Insights / 6 renewable energy projects in the UK to be excited about this year

6 renewable energy projects in the UK to be excited about this year

30th June 2017

We’ve had a great year for renewable energy.

In recent news, the UK enhanced its status as a world leader in offshore wind, while three other European countries have pledged to increase the world’s offshore wind capacity by an additional 60 GW. In addition, some of the biggest companies in the world are going greener and cleaner by sourcing renewable energy for their operations.

It’s clear that fantastic progress has been made across the renewables industry, but there’s even more to be excited about – here’s our shortlist of renewable projects in the UK to be excited about this year and beyond…

6 renewable energy projects in the UK to be excited about this year

Wave and tidal

Wave and tidal energy are as yet mostly untapped sources of renewable energy.

However, the UK is in a unique position; the country’s tidal range – the vertical difference between high and low tide – is one of the highest in the world, which translates into huge energy potential.

1. Swansea Bay Tidal Lagoon

This project, due to begin construction in 2018 and expected to be complete by 2022, is an exciting one because of the landmark nature of it. The tidal lagoon would be the first one of its kind in the UK, and could potentially change the face of the country’s renewable energy market. The installation will feature 16 turbines, with a nameplate generation of 320 MW, capable of powering 155,000 homes. Alongside this, it will have a number of economic benefits for the Welsh city.

Although work begins next year and will take four years until completion, electricity generation is expected to begin in in the third year.

The project received strong support from the government-backed Hendry Review (an independent review of tidal lagoons), and many will be keeping an eye out to see how it progresses. With government estimates placing the UK’s totally tidal potential at between 25-30 GW, there are plenty more locations across the country where this technology could take off – watch this space.

2. Kepler Energy Tidal Turbine

The founders of one company have designed a second-generation tidal turbine which could prove a game-changer in the tidal energy industry. ‘Kepler Energy‘ was established in 2010 by three senior academics from the Department of Engineering Science at the University of Oxford.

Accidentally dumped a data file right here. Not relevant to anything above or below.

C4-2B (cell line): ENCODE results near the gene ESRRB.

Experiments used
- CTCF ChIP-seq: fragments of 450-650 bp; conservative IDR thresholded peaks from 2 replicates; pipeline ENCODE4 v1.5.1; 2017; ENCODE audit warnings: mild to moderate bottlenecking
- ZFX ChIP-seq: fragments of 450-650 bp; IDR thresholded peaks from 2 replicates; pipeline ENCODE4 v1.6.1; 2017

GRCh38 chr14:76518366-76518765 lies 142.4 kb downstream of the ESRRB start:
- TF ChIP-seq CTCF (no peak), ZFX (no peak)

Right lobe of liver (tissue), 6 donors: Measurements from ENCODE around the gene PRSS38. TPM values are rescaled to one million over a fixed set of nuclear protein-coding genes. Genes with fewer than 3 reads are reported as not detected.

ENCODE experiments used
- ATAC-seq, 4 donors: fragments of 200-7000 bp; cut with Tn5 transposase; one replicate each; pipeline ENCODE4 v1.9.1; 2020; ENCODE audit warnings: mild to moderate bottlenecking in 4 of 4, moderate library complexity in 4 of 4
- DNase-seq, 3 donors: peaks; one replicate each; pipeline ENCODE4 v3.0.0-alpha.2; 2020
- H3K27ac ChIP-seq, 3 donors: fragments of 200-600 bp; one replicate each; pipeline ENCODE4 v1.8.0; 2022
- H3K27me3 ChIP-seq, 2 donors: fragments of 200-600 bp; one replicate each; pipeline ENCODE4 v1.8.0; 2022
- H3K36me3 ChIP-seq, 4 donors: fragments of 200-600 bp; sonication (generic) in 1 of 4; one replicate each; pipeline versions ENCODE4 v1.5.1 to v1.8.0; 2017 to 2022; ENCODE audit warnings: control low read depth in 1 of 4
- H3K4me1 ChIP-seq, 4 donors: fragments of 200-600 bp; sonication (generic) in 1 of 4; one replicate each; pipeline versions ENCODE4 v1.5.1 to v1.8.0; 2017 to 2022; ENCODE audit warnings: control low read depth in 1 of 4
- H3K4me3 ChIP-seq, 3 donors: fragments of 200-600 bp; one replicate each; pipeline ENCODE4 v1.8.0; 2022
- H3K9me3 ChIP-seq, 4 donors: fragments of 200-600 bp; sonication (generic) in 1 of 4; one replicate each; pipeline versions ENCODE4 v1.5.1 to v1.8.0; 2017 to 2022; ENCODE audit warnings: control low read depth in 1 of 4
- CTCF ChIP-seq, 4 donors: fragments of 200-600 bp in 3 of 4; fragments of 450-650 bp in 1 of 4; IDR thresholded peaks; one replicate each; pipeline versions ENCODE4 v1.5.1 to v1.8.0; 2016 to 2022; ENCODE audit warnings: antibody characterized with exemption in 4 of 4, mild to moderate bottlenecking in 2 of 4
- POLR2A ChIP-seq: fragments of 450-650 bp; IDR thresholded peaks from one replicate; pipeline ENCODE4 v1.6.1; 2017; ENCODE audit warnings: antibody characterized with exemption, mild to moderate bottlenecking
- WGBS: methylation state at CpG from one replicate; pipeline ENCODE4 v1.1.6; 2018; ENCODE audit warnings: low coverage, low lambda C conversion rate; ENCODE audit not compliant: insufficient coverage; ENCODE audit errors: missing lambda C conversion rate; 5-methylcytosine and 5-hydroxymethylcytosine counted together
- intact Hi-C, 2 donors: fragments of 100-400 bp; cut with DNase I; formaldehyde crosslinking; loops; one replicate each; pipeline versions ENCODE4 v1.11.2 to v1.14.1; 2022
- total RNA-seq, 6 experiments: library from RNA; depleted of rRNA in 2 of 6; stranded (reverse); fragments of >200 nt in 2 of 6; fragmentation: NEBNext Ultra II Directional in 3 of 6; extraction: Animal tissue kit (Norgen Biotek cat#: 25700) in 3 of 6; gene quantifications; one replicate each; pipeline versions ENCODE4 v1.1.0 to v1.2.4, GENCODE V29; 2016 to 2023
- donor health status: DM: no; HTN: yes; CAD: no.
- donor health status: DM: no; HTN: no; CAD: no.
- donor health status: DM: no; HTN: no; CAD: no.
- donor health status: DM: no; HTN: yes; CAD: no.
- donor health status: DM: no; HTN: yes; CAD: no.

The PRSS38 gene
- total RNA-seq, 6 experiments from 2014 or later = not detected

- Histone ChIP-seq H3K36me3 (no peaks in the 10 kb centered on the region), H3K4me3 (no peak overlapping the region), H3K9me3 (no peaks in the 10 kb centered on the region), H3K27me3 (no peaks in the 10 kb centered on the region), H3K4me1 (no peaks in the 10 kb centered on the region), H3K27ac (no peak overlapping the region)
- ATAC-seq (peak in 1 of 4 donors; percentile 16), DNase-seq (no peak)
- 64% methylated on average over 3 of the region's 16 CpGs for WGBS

Their device has a 5 MW capacity, is 60m long and 10m in diameter and would sit in shallow waters, rotating 11 times per minute. In late 2016, the company confirmed that they would trial the technology off the coast of Wales.

The company is hopeful that this trial, if successful, could lead to a 30 MW installation in the Severn Estuary/Bristol Channel – as yet there is nothing confirmed, but watch this space… Read more: The ultimate guide to renewable energy types


The UK has cemented its status as a world leader in offshore wind, with 29 wind farms generating 5% of national energy demand.

This is expected to increase to 10% by 2020. After all, the UK is a somewhat wet and windy country.


Here are some of the most notable wind projects currently being developed…

3. Walney Extension

The Walney Extension is an offshore wind farm currently under construction in the Irish Sea, just off the Cumbrian coast. The installation is situated next to the existing Walney 1 and Walney 2 projects.

These sites are rated at 367 MW, and are considered as a single wind farm, making it one of the world’s largest.

The new Extension will add as many as 90 turbines, with a combined generation capacity of 660 MW. These turbines will be either 7 MW or 8 MW each; the former are 190m tall, and the latter 222m tall.

These new turbines will help to push the UK forward as the country aims to meet 10% of national energy demand with offshore wind.

4. Rampion Wind Farm

Set to become the first and (so far) only offshore wind farm on the south coast of England, Rampion Wind Farm began construction in 2015. The first turbine was raised in the spring of 2017, and is expected to be completed in 2018.

This array, off the Sussex coast, has a maximum generation capacity of 400 MW, enough to power almost 300,000 homes every year. The project is extensive, with a total of 116 turbines spread across almost 30 square miles of the English Channel.


Biomass is growing in popularity across the UK, with a number of sites chosen for development and cleaner as a power source than coal.


There is also some consensus amongst the scientific community that the harvesting practices used in producing biomass fuel do not negate the carbon sink effect of a working forest.

This means that biomass can be doubly effective as a renewable source, helping to reduce emissions while also promoting sustainable forestry practices – increasing the carbon isolating ability of the woodland.

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5. Kent Biomass Power

In the late summer of 2016, a deal was announced to build a new biomass power station in Kent. The 27 MW station will generate enough energy to meet the energy demands of up to 50,000 homes. The station is expected to be up and running by summer 2018; you can read more about it here. Read more: The illustrated step-by-step guide to anaerobic digestion

6. Templeborough Biomass

Set to open in August 2017, this biomass power plant will generate enough electricity to meet the energy demand of 78,000 homes.

With a nameplate generation capacity of 41 MW, the biomass station will save more than 150,000 tonnes of carbon dioxide every year. You can read more about the station here.